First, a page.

stuck into a problem, and then eventually manage a decent half days work to
get it done before the deadline. Then, while I'm worrying about having
wasted 2 1/2 days someone comes and says what a good document it was. I
don't get it.

I wouldn't mind if it weren't for the way other people in the office seem to
beaver away steadily.




Lunch

2001-01-22 Thread Dave Hodgkinson


Lunch was fabulous if only to hear Cantrell say: "this is nice, what
the hell is it?" (or something).

-- 
Dave Hodgkinson, http://www.hodgkinson.org
Editor-in-chief, The Highway Star   http://www.deep-purple.com
  Apache, mod_perl, MySQL, Sybase hired gun for, well, hire
  -



Leftover ORA bumpf finds good home

2001-01-22 Thread DJ Adams

evidence:

http://www.pipetree.com/~dj/nr.pm/jan01/

:-)

dj



Re: Lunch

2001-01-22 Thread Dave Cross

At 22 Jan 2001 12:18:05 +, Dave Hodgkinson [EMAIL PROTECTED] wrote:
 
 Lunch was fabulous if only to hear Cantrell say: "this is nice, what
 the hell is it?" (or something).

Any chance of someone posting a summary of the discussion?

Dave...



Re: Lunch

2001-01-22 Thread Dave Hodgkinson

Dave Cross [EMAIL PROTECTED] writes:

 Any chance of someone posting a summary of the discussion?

"Three bowls of noodle soup, some of those crab things on a stick, one
each of the ho fun..."


-- 
Dave Hodgkinson, http://www.hodgkinson.org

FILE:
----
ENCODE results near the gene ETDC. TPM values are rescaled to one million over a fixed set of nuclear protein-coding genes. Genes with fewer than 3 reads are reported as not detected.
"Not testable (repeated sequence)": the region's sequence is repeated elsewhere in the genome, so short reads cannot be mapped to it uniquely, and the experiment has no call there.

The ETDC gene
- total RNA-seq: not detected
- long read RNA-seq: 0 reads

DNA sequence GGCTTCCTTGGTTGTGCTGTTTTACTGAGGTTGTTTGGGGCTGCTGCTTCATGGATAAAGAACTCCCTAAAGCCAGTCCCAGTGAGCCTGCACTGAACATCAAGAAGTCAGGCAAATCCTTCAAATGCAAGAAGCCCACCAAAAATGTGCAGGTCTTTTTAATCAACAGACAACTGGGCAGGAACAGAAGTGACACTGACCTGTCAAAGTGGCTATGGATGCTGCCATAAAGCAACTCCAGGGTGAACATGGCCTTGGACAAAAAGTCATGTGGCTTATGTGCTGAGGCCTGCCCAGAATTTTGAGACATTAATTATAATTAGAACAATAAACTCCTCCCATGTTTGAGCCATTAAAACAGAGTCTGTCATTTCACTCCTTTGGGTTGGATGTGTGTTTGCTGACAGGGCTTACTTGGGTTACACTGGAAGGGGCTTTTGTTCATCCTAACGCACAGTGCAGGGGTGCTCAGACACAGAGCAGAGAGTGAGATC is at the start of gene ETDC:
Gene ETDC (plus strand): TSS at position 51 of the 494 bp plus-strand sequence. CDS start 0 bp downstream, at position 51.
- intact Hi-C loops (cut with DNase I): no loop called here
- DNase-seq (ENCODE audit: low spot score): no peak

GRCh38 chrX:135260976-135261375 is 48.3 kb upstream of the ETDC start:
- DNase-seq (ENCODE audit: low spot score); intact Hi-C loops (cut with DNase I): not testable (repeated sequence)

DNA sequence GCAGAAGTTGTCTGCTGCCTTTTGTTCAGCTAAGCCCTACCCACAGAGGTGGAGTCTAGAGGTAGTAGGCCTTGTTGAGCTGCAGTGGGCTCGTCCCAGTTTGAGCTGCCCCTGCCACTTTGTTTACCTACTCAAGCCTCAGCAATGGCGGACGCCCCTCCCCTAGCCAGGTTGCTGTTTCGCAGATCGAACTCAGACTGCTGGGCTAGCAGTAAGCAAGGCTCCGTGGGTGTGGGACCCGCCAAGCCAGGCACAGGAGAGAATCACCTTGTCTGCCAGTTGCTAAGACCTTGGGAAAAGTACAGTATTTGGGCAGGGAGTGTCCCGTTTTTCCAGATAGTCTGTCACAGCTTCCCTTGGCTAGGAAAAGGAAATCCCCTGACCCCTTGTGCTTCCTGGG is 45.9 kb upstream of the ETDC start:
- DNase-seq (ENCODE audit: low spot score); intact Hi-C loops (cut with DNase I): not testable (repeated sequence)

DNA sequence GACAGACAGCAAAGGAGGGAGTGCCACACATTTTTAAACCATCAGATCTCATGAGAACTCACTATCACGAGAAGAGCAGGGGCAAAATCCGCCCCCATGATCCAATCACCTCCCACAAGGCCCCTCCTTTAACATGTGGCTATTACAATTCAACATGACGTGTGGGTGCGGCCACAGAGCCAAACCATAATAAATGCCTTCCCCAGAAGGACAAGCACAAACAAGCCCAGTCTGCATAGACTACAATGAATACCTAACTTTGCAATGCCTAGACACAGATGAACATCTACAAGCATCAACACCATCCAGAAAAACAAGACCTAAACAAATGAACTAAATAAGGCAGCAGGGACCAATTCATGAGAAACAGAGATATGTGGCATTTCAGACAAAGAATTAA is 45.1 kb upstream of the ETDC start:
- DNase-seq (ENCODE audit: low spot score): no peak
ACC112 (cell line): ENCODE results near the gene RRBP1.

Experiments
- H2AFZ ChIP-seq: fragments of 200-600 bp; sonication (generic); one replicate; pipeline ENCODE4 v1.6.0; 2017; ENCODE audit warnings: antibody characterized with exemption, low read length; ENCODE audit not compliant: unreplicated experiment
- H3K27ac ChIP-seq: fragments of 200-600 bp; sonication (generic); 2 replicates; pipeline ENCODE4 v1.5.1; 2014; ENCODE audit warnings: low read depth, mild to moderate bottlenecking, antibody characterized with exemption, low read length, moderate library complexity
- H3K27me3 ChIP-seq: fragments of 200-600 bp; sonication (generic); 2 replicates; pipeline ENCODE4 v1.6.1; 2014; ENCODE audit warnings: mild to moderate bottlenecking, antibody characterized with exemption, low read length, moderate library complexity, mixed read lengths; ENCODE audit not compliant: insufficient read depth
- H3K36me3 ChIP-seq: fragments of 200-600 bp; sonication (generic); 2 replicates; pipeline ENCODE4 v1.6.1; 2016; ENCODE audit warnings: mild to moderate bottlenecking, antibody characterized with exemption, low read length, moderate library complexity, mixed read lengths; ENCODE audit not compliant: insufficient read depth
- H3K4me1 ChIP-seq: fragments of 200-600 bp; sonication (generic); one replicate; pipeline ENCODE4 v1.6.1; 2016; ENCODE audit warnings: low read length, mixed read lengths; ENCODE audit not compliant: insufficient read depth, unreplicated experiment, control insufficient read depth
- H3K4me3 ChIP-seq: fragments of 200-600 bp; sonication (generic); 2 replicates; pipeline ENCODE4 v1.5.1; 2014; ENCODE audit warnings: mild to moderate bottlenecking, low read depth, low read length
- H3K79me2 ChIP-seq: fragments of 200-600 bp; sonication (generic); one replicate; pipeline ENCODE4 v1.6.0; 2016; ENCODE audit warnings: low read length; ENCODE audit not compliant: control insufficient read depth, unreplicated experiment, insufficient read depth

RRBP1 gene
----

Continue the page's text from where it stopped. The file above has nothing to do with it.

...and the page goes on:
Editor-in-chief, The Highway Star   http://www.deep-purple.com
  Apache, mod_perl, MySQL, Sybase hired gun for, well, hire
  -



Re: Lunch

2001-01-22 Thread David Cantrell

On Mon, Jan 22, 2001 at 09:18:09AM -0500, Dave Cross wrote:

 Any chance of someone posting a summary of the discussion?

pdcawley:  talk talk take charge talk bully us into having a clue
dcantrell: is there any tea left?
food:  wriggle, but in a nice-tasting way

NB: :-)

-- 
David Cantrell | [EMAIL PROTECTED] | http://www.cantrell.org.uk/david/

  This is nice.  Any idea what body-part it is?



[OT] Putty invocation

2001-01-22 Thread DJ Adams

Hi folks

Am I going mad or is there no way I can start my fav client program
PuTTY and specify a saved 'session' directly with a switch?

(i.e. I can specify a hostname, but I _want_ to specify a session
name - to have my colours / fonts etc)

cheers
dj



Re: [OT] Putty invocation

2001-01-22 Thread Simon_Wilcox


I make a shortcut and then put something like this in the Target field in
Properties.

"C:\Program Files\Putty\putty.exe" @SessionName

HTH,

Simon.